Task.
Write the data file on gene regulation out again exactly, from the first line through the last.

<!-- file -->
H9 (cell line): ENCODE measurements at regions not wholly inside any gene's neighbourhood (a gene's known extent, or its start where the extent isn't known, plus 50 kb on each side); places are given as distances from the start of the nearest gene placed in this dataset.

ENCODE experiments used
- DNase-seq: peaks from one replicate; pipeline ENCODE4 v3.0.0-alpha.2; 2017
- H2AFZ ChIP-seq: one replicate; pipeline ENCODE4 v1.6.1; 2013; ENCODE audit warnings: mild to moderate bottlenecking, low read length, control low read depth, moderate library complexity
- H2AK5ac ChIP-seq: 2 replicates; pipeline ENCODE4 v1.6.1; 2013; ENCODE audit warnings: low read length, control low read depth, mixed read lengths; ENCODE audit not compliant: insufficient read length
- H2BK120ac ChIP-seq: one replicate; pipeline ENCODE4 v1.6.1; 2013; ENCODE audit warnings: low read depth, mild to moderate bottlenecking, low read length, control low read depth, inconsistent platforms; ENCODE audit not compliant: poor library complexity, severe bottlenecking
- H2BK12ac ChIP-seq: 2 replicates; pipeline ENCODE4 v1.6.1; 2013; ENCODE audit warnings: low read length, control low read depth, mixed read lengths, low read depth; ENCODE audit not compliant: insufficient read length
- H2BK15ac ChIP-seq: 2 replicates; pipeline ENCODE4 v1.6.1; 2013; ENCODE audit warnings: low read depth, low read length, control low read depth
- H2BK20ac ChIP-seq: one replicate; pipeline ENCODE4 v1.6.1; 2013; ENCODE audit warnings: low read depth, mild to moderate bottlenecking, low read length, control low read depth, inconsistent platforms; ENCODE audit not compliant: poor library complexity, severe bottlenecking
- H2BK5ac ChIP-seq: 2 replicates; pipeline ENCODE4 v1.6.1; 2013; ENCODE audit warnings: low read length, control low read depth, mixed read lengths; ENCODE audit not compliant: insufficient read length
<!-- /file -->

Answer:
H9 (cell line): ENCODE measurements at regions not wholly inside any gene's neighbourhood (a gene's known extent, or its start where the extent isn't known, plus 50 kb on each side); places are given as distances from the start of the nearest gene placed in this dataset.

ENCODE experiments used
- DNase-seq: peaks from one replicate; pipeline ENCODE4 v3.0.0-alpha.2; 2017
- H2AFZ ChIP-seq: one replicate; pipeline ENCODE4 v1.6.1; 2013; ENCODE audit warnings: mild to moderate bottlenecking, low read length, control low read depth, moderate library complexity
- H2AK5ac ChIP-seq: 2 replicates; pipeline ENCODE4 v1.6.1; 2013; ENCODE audit warnings: low read length, control low read depth, mixed read lengths; ENCODE audit not compliant: insufficient read length
- H2BK120ac ChIP-seq: one replicate; pipeline ENCODE4 v1.6.1; 2013; ENCODE audit warnings: low read depth, mild to moderate bottlenecking, low read length, control low read depth, inconsistent platforms; ENCODE audit not compliant: poor library complexity, severe bottlenecking
- H2BK12ac ChIP-seq: 2 replicates; pipeline ENCODE4 v1.6.1; 2013; ENCODE audit warnings: low read length, control low read depth, mixed read lengths, low read depth; ENCODE audit not compliant: insufficient read length
- H2BK15ac ChIP-seq: 2 replicates; pipeline ENCODE4 v1.6.1; 2013; ENCODE audit warnings: low read depth, low read length, control low read depth
- H2BK20ac ChIP-seq: one replicate; pipeline ENCODE4 v1.6.1; 2013; ENCODE audit warnings: low read depth, mild to moderate bottlenecking, low read length, control low read depth, inconsistent platforms; ENCODE audit not compliant: poor library complexity, severe bottlenecking
- H2BK5ac ChIP-seq: 2 replicates; pipeline ENCODE4 v1.6.1; 2013; ENCODE audit warnings: low read length, control low read depth, mixed read lengths; ENCODE audit not compliant: insufficient read length